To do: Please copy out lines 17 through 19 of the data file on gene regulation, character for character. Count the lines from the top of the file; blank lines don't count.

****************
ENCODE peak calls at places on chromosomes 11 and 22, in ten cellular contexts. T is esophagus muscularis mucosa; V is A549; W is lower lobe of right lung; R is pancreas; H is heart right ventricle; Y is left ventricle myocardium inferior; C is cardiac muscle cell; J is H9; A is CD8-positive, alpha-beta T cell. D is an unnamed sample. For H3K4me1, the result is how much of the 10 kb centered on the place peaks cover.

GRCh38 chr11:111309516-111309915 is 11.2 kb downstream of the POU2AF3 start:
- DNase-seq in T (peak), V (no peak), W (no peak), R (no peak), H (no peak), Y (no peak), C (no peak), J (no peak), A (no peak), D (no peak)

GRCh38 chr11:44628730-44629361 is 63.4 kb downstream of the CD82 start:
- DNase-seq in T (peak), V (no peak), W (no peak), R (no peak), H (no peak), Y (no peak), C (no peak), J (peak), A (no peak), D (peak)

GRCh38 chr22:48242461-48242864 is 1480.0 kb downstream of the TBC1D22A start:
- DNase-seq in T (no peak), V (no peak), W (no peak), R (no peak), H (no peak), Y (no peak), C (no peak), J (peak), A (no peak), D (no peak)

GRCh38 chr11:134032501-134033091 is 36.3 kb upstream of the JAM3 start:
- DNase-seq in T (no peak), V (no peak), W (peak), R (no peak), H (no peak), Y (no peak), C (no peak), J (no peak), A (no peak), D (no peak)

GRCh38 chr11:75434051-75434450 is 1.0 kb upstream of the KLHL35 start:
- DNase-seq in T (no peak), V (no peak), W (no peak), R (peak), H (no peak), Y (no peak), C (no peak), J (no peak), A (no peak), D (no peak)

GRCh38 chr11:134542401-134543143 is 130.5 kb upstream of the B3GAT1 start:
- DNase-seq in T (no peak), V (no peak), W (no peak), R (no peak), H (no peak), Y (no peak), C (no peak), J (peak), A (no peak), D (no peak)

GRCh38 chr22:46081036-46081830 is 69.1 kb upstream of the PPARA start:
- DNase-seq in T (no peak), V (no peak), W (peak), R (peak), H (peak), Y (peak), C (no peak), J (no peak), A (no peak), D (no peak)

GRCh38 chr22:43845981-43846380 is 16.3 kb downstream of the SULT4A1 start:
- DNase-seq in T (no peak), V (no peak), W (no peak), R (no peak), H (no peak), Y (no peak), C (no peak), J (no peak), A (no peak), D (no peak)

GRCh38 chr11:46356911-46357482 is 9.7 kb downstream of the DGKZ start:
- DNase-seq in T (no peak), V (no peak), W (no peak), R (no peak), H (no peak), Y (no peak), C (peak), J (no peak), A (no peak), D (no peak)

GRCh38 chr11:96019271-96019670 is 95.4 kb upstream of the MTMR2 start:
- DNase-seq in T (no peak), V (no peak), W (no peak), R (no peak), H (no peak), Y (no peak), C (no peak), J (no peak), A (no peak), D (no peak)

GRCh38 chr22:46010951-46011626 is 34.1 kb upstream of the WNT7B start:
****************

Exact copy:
- DNase-seq in T (no peak), V (no peak), W (no peak), R (no peak), H (no peak), Y (no peak), C (no peak), J (no peak), A (no peak), D (no peak)

GRCh38 chr11:46356911-46357482 is 9.7 kb downstream of the DGKZ start:
- DNase-seq in T (no peak), V (no peak), W (no peak), R (no peak), H (no peak), Y (no peak), C (peak), J (no peak), A (no peak), D (no peak)